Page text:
when philosophy meets artificial intelligence
Computer scientist Jaron Lanier wants to you remind you not to worship technology as a panacea to all the world's ills, albeit in a very bizarre, rambling way...
When you’re dealing with anything even remotely approaching artificial intelligence, you will always bump into the realm of philosophy. Considering that a good deal of the research involves actually defining intelligence in concrete terms, there’s plenty of room to ask what really makes us intelligent. Is it the size of a brain? Is it the complexity of our neural connections? Is it that our brain is a collection of biological constructs that can do very specific tasks really well coming together into one organ? And what defines our thoughts and the notions of intellect in the first place? That’s what a rather confusing and somewhat rambling essay in the NYT tries to address. It’s author is Jaron Lanier, an accomplished computer scientist who ventured into the philosophy of artificial intelligence and wrote a book to remind us that machines are just tools made by us, and for us.
It seems like a pretty obvious idea, but then again, if you remember a major feature on the progress of AI with its share of bizarre definitions and statements about the future of the discipline from Singularitarians and a futurist, you might see the benefit of mentioning this every once in a while. Lanier quickly hones in on the very same people and their motivations for seeing technology as the ultimate solution to all that ails them, but his ruminations on how some people are seeing the web and the computers that power them as an independent entity at the expensive of valuing human skills and imagination sound more like a technophobe’s plea than a professional’s evaluation. His column sets up a false dichotomy between seeing machines as nothing more than useful gadgets, and worshipping them as the masters of a new world order while reducing the need and importance of humans in the process. At times, he sounds like he’s about to slip into Bill McKibben territory, especially when we consider that most people are painfully aware of our technology’s limitations and wonder why they keep hearing about how smart computers are becoming when theirs either constantly break or just refuse to let them do what they need to do for the day thanks to bugs in the software’s code.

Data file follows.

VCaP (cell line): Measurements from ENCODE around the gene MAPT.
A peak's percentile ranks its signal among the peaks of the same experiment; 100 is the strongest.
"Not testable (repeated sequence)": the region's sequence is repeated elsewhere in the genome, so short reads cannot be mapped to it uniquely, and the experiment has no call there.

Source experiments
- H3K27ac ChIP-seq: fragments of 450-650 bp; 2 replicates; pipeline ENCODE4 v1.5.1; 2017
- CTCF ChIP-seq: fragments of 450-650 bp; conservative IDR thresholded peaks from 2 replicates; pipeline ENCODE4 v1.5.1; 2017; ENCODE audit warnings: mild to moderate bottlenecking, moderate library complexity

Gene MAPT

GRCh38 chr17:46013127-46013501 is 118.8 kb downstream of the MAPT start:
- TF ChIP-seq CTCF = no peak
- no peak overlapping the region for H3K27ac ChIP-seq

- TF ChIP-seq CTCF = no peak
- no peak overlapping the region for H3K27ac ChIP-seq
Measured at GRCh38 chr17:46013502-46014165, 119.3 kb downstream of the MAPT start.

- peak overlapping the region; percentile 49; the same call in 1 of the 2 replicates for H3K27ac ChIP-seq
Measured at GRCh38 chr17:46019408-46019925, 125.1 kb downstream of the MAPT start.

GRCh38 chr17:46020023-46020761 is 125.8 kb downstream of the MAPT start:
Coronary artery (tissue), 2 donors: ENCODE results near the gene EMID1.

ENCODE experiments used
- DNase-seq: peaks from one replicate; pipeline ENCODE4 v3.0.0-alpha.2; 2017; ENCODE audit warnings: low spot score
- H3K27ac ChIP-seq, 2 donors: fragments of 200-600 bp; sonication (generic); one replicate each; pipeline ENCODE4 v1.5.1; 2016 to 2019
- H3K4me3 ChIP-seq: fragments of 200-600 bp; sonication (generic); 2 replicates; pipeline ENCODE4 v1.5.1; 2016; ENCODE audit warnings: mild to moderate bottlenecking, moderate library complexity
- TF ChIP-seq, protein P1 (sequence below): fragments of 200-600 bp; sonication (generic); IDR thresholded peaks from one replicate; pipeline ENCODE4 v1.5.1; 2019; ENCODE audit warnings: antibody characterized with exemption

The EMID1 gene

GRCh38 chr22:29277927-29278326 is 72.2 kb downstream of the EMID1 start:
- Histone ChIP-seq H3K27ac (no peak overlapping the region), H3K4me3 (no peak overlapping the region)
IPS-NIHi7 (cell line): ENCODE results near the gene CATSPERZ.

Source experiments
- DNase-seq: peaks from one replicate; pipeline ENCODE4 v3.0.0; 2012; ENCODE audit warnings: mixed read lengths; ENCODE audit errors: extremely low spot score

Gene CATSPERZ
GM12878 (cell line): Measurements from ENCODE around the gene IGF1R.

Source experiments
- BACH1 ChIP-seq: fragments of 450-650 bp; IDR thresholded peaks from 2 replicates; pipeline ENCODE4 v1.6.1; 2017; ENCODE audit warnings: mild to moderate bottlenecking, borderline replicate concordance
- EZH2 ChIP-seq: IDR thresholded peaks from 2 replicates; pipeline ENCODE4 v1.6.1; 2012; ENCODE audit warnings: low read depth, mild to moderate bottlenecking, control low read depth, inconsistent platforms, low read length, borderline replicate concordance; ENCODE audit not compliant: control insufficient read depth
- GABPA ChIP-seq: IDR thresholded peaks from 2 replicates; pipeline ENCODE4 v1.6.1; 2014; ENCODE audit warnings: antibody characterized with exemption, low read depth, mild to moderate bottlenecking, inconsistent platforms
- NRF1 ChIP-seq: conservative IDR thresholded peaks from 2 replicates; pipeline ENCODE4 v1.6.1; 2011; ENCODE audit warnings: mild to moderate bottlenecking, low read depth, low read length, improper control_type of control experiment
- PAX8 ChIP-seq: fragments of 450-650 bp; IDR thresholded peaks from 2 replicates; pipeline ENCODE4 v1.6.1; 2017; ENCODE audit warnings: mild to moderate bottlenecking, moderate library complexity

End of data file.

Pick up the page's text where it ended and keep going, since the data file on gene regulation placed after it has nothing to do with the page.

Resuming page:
Lanier’s justification for sounding the alarm is the much talked about interest in Silicon Valley in what’s being preached by Ray Kurzweil and his disciples at Singularity University. In fact, the followers of transhumanism across the tech world made it to the corporate gossip obsessed TechCrunch, though they got the short end of the stick from one of its bloggers, and unfairly so. But really, while the big shots at tech companies might talk about how to build a super-intellect from a massive server farm, or how to create a science-fiction AI from from social media plugins, they still have to build it, and when they do, I have trouble seeing the programmers who’d try to make it happen forgo all credit if they’re successful. Generally, it’s the people who don’t know how technology works who tend to see it as a mystery box which keeps getting more and more complex and does more and more stuff. They don’t care about the hard work that goes on behind the scenes, and they probably never will. And that’s not something to bemoan, especially for those of us working with tech R&D. A constantly growing demand for more and better phones, computers, and software is what pays our bills. Does it matter that much if some people don’t realize how much hard work goes into our computer infrastructure, or believe that either The Matrix, or doomsday military robots are upon us?